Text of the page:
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Have a think about the following ventures and identify the problems that they solve for their customers. Apple ipod

Nike trainers

Amazon books

Dyson vacuum cleaner

What is it about their solutions that make people want to PAY MONEY for them?

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African innovations24
HIPPO WATER ROLLER Idea: The Hippo water roller is a drum that can be rolled on the ground, making it easier for those without access to taps to haul larger amounts of water faster. Problem: Two out of every five people in Africa have no nearby water facilities and are forced to walk long distances to reach water sources. Traditional methods of balancing heavy loads of water on the head limit the amount people can carry, and cause long-term spinal injuries. Women and children usually carry out these time-consuming tasks, missing out on educational and economic opportunities. In extreme cases, they can be at increased risks of assault or rape when travelling long distances.

Method: The Hippo roller can be filled with water which is then pushed or pulled using a handle. The weight of the water is spread evenly so a full drum carries almost five times more than traditional containers, but weighs in at half the usual 20kg, allowing it to be transported faster. A steel handle has been designed to allow two pushers for steeper hills. “Essentially it alleviates the suffering people endure just to collect water and take it home. Boreholes or wells can dry out but people can still use the same roller [in other wells]. One roller will typically serve a household of seven for five to seven years,” said project manager Grant Gibbs. Outcome: Around 42,000 Hippo rollers have been sold in 21 African countries and demand exceeds supply. Costing $125 each, they are distributed through NGOs. A mobile manufacturing unit is set to begin making them in Tanzania. Nelson Mandela has made a “personal appeal” for supporting for the project, saying it “will positively change the lives of millions of our fellow South Africans”. ETHANOL COOKING OIL PLANT Idea: Refining locally sourced cassava into ethanol fuel to provide cleaner cooking fuel. Problem: Forests in Africa are being cut down at a rate of 4m hectares a year, more than twice the worldwide average rate. Some of this is fuelled by demand for wood and charcoal, which the UN estimates is still used in almost 80% of African homes as a cheaper option to gas. The smoke from cooking using these solid fuels also triggers respiratory problems that cause nearly 2 million deaths in the developing world each year. Method: CleanStar Mozambique, a partnership between CleanStar and Danish industrial enzymes producer Novozymes, has opened the world’s first sustainable cooking-fuel plant in Mozambique.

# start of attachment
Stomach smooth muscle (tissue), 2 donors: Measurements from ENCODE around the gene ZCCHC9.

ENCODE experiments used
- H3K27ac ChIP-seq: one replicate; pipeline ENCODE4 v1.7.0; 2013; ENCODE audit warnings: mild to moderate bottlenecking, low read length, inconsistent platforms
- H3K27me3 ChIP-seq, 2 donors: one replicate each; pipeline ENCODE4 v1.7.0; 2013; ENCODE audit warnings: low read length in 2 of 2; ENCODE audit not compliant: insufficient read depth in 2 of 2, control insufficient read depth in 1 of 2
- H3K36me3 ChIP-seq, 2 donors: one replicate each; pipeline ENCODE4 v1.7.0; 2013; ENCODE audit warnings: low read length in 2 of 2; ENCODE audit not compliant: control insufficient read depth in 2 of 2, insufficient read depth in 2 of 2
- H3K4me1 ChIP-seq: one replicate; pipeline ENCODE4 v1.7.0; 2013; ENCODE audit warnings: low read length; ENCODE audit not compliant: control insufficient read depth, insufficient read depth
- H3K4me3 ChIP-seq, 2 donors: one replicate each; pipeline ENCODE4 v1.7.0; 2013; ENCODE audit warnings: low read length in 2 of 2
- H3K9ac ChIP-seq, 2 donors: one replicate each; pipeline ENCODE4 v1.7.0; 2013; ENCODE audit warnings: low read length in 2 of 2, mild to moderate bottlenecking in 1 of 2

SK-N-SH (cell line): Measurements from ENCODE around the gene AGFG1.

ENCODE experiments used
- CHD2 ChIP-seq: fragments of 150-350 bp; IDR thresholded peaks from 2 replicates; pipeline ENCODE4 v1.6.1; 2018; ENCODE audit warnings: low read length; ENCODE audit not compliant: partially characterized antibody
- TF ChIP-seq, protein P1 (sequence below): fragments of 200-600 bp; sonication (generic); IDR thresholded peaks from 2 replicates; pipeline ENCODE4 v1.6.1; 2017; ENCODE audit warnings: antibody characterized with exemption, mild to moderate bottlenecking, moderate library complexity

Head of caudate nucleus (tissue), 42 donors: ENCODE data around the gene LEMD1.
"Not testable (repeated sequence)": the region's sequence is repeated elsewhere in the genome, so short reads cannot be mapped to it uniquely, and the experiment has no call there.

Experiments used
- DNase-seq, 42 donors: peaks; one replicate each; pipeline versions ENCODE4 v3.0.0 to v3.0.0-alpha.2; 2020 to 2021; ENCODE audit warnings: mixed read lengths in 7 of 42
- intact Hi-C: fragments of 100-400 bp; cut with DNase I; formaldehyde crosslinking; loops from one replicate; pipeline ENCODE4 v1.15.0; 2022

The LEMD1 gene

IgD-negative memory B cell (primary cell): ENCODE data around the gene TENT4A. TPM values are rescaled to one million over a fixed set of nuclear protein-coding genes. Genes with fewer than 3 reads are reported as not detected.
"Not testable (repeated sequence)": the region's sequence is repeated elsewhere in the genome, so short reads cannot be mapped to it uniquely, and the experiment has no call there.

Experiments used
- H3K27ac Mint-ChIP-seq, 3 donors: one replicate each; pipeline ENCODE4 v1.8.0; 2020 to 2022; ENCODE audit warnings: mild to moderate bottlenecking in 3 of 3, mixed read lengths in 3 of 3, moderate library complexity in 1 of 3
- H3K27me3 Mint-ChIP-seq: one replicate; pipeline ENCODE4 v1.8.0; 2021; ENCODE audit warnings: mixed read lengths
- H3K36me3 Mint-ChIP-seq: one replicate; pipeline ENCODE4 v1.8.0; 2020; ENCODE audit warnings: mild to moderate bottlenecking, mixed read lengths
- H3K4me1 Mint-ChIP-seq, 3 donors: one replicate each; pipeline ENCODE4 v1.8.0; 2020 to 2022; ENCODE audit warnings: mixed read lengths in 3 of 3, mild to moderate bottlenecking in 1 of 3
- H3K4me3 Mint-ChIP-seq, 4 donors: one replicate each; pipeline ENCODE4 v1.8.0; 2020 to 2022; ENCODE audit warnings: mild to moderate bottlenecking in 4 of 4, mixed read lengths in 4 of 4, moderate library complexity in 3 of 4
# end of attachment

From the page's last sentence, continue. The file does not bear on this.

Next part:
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CleanStar has steered clear of monoculture crops in favour of sustainable farming methods. One-sixth of the final yield comes from locally harvested cassava, which requires farmers to plant in rotation with other edible crops to keep the soil fertile. A Sofala Province-based plant transforms the products into ethanol, which is sold on the local market along with adapted cooking stoves also produced by the company. Outcome: “City women are tired of watching charcoal prices rise, carrying dirty fuel, and waiting for the day that they can afford a safe gas stove and a reliable supply of imported cylinders,” CleanStar marketing director Thelma Venichand said. “They are ready to buy a modern cooking device that uses clean, locally made fuel, performs well and saves them time and money.” The plant aims to produce 2m litres of fuel annually, and reach 120,000 households within three years. THE CARDIOPAD Idea: A computer tablet diagnoses heart disease in rural households with limited access to medical services. Problem: Cardiovascular diseases kill some 17 million worldwide annually. In many African countries, those at risk often have to spend huge amounts of money and travel hundreds of miles to reach heart specialists concentrated in main urban centres. The Cameroon Heart Foundation has noted a "sharp spike" in heart disease among its 20 million-strong population, which is served by fewer than 40 heart specialists. Method: A program on the Cardiopad, designed by 24-year-old Cameroonian engineer Arthur Zang, collects signals generated by the rhythmic contraction and expansion of a patient's heart. Electrodes are fixed near the patient's heart. Africa's first fully touch-screen medical tablet then produces a moving graphical depiction of the cardiac cycle, which is wirelessly transmitted over GSM networks to a cardiologist for interpretation and diagnosis. "I designed the Cardiopad to resolve a pressing problem. If a cardiac exam is prescribed for a patient in Garoua in the north of the country, they are obliged to travel a distance of over 900km to Yaoundé or Douala," Zang says. Outcome: At the Laquintinie, one of the country's biggest hospitals, cardiologist Dr Daniel Lemogoum said that, in a recent survey, three in every five persons who uses the Cardiopad has been diagnosed as hypertensive, or at risk of heart diseases. "These are people who would not necessarily have been aware they are hypertensive. It means sudden deaths might be preventable."

Triggers and inspirations that prompt innovation25